[Haskell-cafe] Re: optimization help
mutjida at gmail.com
Sat Oct 14 18:01:50 EDT 2006
> Yet, I'm a bit astonished. I thought that when compiling with -O2,
> cosmetic changes should become negligible. Perhaps the strict foldl' has
> an effect?
Perhaps... but I doubt that is the main reason. At the moment I have
no idea why there is such a discrepancy between the heap usages...
A big part of why the solutions you crafted work so efficiently is
that they take advantage of the fact that the rows will be written out
exactly as they are read in. I wanted to see if a more general code
could maintain the same efficiency. Here is some code to read in a
file, write out a file, and do selections-- the idea is that CSV files
are internally represented and manipulated as [[ByteString]].
readCSV file = do
v <- B.readFile file
return $ map (B.split ',') $ B.lines v
writeCSV file tbl = do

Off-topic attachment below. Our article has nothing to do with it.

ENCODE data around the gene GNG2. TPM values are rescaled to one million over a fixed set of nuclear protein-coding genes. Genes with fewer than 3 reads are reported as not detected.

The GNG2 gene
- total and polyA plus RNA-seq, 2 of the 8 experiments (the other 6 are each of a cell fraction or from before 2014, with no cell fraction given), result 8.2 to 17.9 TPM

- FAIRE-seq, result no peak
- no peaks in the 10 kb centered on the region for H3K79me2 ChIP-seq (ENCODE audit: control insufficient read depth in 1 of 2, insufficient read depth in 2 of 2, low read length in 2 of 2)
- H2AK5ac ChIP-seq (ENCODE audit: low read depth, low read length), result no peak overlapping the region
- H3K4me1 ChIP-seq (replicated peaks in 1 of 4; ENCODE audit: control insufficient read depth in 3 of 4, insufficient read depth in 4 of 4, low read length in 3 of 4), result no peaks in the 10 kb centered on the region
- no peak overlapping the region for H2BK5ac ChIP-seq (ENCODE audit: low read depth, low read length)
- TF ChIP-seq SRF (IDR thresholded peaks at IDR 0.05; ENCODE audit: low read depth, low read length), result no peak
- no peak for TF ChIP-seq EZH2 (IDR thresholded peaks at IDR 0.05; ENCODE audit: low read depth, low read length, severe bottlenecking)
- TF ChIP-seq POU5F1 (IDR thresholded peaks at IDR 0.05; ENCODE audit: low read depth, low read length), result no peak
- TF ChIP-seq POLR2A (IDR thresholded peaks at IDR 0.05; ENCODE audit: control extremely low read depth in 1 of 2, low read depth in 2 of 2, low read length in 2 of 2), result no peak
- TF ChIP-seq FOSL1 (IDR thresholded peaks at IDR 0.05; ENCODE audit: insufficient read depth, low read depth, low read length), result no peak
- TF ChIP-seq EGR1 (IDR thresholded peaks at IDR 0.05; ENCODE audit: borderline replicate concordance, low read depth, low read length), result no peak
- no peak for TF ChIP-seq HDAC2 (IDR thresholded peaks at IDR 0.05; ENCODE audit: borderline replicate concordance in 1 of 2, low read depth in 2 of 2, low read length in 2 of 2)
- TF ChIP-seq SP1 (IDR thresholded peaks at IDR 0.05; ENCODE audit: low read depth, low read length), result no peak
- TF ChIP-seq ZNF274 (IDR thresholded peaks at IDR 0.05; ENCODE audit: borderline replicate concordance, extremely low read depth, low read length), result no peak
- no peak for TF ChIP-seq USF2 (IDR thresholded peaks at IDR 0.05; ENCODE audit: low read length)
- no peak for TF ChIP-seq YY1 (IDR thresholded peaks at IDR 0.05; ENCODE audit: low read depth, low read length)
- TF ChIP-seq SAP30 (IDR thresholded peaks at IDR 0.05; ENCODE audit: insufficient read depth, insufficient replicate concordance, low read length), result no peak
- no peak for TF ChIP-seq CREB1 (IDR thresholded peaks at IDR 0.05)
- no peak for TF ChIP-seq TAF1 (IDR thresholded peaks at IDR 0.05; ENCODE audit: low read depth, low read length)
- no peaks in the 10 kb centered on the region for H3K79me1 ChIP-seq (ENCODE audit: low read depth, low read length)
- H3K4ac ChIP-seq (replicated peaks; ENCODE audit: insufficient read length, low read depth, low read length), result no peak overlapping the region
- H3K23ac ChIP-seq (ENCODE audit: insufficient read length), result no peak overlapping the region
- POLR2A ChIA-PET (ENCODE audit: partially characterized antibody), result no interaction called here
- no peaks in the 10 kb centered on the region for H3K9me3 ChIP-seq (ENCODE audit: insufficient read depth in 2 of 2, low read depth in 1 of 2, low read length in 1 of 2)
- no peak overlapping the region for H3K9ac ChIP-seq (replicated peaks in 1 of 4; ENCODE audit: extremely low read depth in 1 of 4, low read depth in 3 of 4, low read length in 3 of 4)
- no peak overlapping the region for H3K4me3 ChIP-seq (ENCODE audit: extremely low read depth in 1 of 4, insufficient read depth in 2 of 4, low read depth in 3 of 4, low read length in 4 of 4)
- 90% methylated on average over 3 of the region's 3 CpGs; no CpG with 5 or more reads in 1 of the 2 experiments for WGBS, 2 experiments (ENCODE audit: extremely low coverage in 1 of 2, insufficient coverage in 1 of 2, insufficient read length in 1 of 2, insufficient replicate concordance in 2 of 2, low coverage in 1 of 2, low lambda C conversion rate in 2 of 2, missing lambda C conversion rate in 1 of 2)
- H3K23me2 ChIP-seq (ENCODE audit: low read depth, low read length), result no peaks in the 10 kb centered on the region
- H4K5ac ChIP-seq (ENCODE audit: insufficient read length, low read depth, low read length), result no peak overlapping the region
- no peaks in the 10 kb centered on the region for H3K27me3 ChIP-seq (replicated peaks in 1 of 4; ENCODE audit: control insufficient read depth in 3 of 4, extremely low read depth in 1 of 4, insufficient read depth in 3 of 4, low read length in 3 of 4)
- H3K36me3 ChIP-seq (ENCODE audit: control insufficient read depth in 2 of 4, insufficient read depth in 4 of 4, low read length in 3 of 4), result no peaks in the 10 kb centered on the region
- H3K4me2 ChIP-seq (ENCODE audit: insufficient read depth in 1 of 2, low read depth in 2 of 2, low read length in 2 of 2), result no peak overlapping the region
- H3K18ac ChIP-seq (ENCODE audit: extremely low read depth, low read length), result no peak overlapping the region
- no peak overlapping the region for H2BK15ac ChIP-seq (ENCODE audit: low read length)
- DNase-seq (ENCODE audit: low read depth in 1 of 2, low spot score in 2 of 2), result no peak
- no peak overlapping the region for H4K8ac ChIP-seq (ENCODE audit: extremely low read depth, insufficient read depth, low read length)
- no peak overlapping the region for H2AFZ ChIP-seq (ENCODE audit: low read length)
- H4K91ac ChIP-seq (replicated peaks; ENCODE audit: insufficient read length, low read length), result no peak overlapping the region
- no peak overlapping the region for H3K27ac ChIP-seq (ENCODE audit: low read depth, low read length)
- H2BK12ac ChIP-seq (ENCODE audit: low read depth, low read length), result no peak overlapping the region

h <- openFile file WriteMode
let writeRow = mapM_ (B.hPut h) . (++ [nl]) . intersperse comma
mapM_ writeRow tbl
comma = B.singleton ','
nl = B.singleton '\n'
select targs test (cols : rows) = map narrow (cols : passTest rows)
myFilter = map snd . filter fst
passTest = myFilter . map (\row -> (runReader test (zip cols
[0..], row), row))
narrow = myFilter . zip (map (`elem` targs) cols)
col x = do
(cols,row) <- ask
let Just i = lookup (B.pack x) cols
return $ row!!i
This code runs reasonably fast-- around 13 seconds to read in a 120MB
file (~750000 rows), select half the columns of around 22000 rows
randomly distributed throughout the input table, and write a new CSV
file. It takes around 90 seconds to just remove some columns from
every row in the table and write a new file. So the slow part of the
program is probably the writeCSV function. Do you think these times
can be improved upon?
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